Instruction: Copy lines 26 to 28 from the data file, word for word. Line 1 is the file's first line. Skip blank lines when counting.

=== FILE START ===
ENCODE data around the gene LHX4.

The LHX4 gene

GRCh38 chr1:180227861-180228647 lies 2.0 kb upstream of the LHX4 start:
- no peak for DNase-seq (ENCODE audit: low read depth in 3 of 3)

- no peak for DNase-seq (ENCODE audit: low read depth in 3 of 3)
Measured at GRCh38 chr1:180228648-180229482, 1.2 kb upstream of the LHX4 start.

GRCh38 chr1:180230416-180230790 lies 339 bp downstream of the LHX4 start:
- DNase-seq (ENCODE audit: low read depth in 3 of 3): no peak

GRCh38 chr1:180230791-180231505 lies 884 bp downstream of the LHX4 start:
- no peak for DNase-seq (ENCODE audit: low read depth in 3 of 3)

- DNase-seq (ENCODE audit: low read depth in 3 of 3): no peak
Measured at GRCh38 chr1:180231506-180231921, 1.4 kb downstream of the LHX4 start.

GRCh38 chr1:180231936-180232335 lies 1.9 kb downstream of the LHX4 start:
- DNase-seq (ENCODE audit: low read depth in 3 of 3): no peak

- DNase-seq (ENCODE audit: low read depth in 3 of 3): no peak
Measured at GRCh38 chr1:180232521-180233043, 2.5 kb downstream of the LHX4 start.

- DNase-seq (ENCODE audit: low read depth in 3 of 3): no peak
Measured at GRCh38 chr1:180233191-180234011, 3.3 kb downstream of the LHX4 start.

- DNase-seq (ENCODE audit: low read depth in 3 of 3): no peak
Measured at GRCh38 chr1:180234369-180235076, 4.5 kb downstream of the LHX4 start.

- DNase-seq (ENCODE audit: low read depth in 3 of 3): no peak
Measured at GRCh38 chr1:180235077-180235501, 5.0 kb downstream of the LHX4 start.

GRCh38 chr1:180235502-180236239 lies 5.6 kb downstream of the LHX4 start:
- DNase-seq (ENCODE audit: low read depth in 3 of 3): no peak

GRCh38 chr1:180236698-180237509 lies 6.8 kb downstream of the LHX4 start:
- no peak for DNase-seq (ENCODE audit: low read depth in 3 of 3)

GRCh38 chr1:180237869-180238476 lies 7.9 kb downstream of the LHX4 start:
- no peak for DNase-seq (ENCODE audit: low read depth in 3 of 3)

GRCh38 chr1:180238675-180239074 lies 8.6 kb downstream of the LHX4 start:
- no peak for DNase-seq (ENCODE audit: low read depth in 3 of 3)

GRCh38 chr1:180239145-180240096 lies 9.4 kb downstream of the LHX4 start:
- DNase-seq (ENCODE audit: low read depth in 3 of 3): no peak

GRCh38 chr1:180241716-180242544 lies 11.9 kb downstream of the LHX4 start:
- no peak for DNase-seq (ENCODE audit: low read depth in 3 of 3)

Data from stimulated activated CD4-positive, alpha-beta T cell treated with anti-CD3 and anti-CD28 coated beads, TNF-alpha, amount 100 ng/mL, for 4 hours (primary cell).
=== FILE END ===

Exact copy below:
- no peak for DNase-seq (ENCODE audit: low read depth in 3 of 3)

GRCh38 chr1:180237869-180238476 lies 7.9 kb downstream of the LHX4 start:
- no peak for DNase-seq (ENCODE audit: low read depth in 3 of 3)